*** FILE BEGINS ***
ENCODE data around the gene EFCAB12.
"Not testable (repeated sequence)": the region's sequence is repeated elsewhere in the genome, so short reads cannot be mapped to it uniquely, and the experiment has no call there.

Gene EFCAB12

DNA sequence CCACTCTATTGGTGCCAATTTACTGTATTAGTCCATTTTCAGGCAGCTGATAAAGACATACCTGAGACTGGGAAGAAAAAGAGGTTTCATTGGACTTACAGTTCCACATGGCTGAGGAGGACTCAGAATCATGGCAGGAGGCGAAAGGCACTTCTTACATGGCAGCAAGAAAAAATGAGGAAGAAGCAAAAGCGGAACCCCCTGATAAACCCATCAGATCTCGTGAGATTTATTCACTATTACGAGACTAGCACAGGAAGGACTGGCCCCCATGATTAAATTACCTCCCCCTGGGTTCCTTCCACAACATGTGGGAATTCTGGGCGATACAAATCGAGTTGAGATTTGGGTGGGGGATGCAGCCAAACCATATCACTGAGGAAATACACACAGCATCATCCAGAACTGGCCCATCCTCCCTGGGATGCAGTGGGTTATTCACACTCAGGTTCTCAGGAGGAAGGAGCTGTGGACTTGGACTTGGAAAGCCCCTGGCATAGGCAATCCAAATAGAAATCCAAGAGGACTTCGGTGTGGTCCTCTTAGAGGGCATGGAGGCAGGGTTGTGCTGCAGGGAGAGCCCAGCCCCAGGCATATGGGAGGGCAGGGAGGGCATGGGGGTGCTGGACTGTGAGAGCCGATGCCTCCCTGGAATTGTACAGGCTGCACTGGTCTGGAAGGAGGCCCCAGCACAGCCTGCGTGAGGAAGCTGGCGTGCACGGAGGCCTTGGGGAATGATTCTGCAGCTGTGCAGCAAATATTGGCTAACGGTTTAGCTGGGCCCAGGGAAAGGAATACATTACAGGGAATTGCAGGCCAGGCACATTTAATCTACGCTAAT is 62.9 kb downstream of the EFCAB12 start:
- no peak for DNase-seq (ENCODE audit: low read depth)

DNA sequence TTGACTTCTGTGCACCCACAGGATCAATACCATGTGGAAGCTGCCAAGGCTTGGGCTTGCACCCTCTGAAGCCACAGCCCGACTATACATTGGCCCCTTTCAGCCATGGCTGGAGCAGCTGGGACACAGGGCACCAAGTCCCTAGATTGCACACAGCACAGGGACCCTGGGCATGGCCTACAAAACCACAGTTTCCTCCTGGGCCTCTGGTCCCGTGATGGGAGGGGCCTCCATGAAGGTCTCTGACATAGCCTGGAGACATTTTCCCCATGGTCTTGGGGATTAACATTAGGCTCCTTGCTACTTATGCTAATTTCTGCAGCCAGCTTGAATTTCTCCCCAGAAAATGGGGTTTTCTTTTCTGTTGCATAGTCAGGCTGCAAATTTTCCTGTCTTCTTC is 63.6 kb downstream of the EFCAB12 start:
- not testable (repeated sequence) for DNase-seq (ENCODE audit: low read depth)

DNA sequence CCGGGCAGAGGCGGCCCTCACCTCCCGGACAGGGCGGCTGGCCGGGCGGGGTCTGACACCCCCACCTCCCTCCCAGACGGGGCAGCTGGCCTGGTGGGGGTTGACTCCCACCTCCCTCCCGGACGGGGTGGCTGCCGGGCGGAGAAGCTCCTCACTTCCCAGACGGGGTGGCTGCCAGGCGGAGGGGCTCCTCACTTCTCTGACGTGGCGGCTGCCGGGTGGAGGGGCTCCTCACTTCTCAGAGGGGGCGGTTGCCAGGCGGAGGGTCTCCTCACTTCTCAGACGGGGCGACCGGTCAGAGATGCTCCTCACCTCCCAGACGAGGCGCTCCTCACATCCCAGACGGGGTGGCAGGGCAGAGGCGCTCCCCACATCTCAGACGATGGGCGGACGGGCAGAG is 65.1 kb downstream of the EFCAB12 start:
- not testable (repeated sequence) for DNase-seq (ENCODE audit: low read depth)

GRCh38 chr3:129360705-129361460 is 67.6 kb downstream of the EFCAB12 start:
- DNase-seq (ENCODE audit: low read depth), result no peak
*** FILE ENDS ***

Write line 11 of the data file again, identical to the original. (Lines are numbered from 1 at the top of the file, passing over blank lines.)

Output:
- DNase-seq (ENCODE audit: low read depth), result no peak